Accounting Valuation

AAA

DEFINITION of 'Accounting Valuation'

The process of valuing a company's assets for financial-reporting purposes. Several accounting-valuation methods are used while preparing financial statements in order to value assets. Many valuation methods are stipulated by accounting rules, such as the need to use an accepted options model to value the options that a company grants to employees. Other assets are valued simply by the price paid, such as real estate.

INVESTOPEDIA EXPLAINS 'Accounting Valuation'

Accounting valuation is important, because the value of assets on a company's financial statements needs to be reliable. Analysis of this valuation is just as important as the valuation itself. Some assets, such as real estate, which is carried at cost less depreciation, can be carried on the balance sheet at far from their true value.

RELATED TERMS
  1. Attest Function

    The process of independent review of the validity of data audited ...
  2. National Association Of Certified ...

    A group of business professionals that provide valuation and ...
  3. Audit

    1. An unbiased examination and evaluation of the financial statements ...
  4. Accounting

    The systematic and comprehensive recording of financial transactions ...
  5. International Accounting Standards ...

    An older set of standards stating how particular types of transactions ...
  6. Certified Public Accountant - CPA

    A designation given by the American Institute of Certified Public ...
RELATED FAQS
  1. What's the difference between book and market value?

    Book value is the price paid for a particular asset. This price never changes so long as you own the asset. On the other ... Read Full Answer >>
  2. What is the difference between principles-based accounting and rules-based accounting?

    Almost all companies are required to prepare their financial statements as set out by the Financial Accounting Standards ... Read Full Answer >>
  3. What are some of the limitations and drawbacks of using a payback period for analysis?

    Limitations, or disadvantages, of using the payback period method in capital budgeting include the fact that it fails to ... Read Full Answer >>
  4. What are common concepts and techniques of managerial accounting?

    The common concepts and techniques of managerial accounting are all the concepts and techniques that surround planning and ... Read Full Answer >>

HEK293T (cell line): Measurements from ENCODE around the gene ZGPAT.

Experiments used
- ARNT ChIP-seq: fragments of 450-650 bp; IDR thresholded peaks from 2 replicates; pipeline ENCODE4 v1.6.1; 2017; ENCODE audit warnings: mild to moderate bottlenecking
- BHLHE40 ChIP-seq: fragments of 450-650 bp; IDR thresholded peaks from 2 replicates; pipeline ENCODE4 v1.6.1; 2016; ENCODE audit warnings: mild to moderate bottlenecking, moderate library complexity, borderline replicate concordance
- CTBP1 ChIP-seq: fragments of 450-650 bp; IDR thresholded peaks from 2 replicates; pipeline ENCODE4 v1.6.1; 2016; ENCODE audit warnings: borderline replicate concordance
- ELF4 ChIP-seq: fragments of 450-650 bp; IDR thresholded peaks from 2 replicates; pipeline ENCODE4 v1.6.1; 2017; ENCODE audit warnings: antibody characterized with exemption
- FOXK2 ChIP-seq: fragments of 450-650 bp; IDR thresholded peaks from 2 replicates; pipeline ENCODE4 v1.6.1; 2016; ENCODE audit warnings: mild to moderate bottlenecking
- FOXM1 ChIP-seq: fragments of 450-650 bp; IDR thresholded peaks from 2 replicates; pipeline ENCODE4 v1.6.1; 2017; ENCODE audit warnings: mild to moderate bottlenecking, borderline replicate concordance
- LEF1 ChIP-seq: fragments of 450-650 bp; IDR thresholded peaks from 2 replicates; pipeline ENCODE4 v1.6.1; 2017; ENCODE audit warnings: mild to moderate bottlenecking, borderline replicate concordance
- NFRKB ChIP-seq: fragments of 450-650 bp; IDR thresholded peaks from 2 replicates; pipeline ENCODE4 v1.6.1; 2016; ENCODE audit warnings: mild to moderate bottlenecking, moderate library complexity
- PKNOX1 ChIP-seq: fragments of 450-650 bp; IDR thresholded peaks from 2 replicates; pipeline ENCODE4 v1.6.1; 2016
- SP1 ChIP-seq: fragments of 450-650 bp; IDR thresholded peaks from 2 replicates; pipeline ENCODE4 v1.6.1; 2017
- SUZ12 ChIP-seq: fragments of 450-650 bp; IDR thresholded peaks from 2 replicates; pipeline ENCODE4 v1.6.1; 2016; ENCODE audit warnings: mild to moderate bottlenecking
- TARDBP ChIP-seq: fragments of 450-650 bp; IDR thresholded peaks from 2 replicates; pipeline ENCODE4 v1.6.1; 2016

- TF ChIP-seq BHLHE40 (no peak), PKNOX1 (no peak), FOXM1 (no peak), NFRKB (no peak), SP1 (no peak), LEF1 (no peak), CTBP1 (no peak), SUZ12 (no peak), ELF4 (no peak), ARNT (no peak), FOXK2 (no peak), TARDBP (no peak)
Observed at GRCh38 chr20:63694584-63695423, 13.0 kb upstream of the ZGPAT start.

5. How are fixed costs treated in cost accounting?

    Fixed costs are one of the two major inputs, along with variable costs, in cost accounting that are used by a company's management ... Read Full Answer >>
  6. When is market to market accounting performed?

    Mark to market accounting is used for substantially all investments or financial instruments held on a corporation's balance ... Read Full Answer >>
Related Articles
  1. Bonds & Fixed Income

    Accounting Rules Could Roil The Markets

    FAS 142 is an accounting rule that changes the way companies treat goodwill. Be aware of the impact it has on reported earnings to avoid making bad investment decisions.
  2. Fundamental Analysis

    Inventory Valuation For Investors: FIFO And LIFO

    We go over these methods of calculating this component of the balance sheet, and how the choice affects the bottom line.
  3. Personal Finance

    A Look At Accounting Careers

    More than just crunching numbers, this career blends detective work with trouble shooting.
  4. Markets

    Book Value: How Reliable Is It For Investors?

    In theory, a low P/B ratio means you have a cushion against poor performance. In practice, it is much less certain.
  5. Bonds & Fixed Income

    Mark-To-Market: Tool Or Trouble?

    Mark-to-market accounting can be a valuable practice, but all bets are off when the market fluctuates wildly.
  6. Investing Basics

    Calculating Unlevered Free Cash Flow

    Unlevered free cash flow (UFCF) is the free cash flow of a business before interest payments.
  7. Taxes

    Understanding Write-Offs

    Write-off has different meanings depending on the context in which it is used, but generally refers to a reduction in value due to expense or loss.
  8. Economics

    What are Capital Goods?

    Capital goods are assets with a useful life of more than one year that are used for the production of income.
  9. Economics

    Understanding Capital Assets

    A capital asset is one that a company plans on owning for more than one year, and uses in the production of revenue.
  10. Fundamental Analysis

    What is Year-to-Date?

    Year-to-date (YTD) is a term that describes financial results from the beginning of the current year up to the day the financial number is reported.

You May Also Like

Hot Definitions
  1. Bund

    A bond issued by Germany's federal government, or the German word for "bond." Bunds are the German equivalent of U.S. Treasury ...
  2. European Central Bank - ECB

    The central bank responsible for the monetary system of the European Union (EU) and the euro currency. The bank was formed ...
  3. Quantitative Easing

    An unconventional monetary policy in which a central bank purchases private sector financial assets in order to lower interest ...
  4. Current Account Deficit

    A measurement of a country’s trade in which the value of goods and services it imports exceeds the value of goods and services ...
  5. International Monetary Fund - IMF

    An international organization created for the purpose of: 1. Promoting global monetary and exchange stability. 2. Facilitating ...
  6. Risk-Return Tradeoff

    The principle that potential return rises with an increase in risk. Low levels of uncertainty (low-risk) are associated with ...
Trading Center
×

You are using adblocking software

Want access to all of Investopedia? Add us to your “whitelist”
so you'll never miss a feature!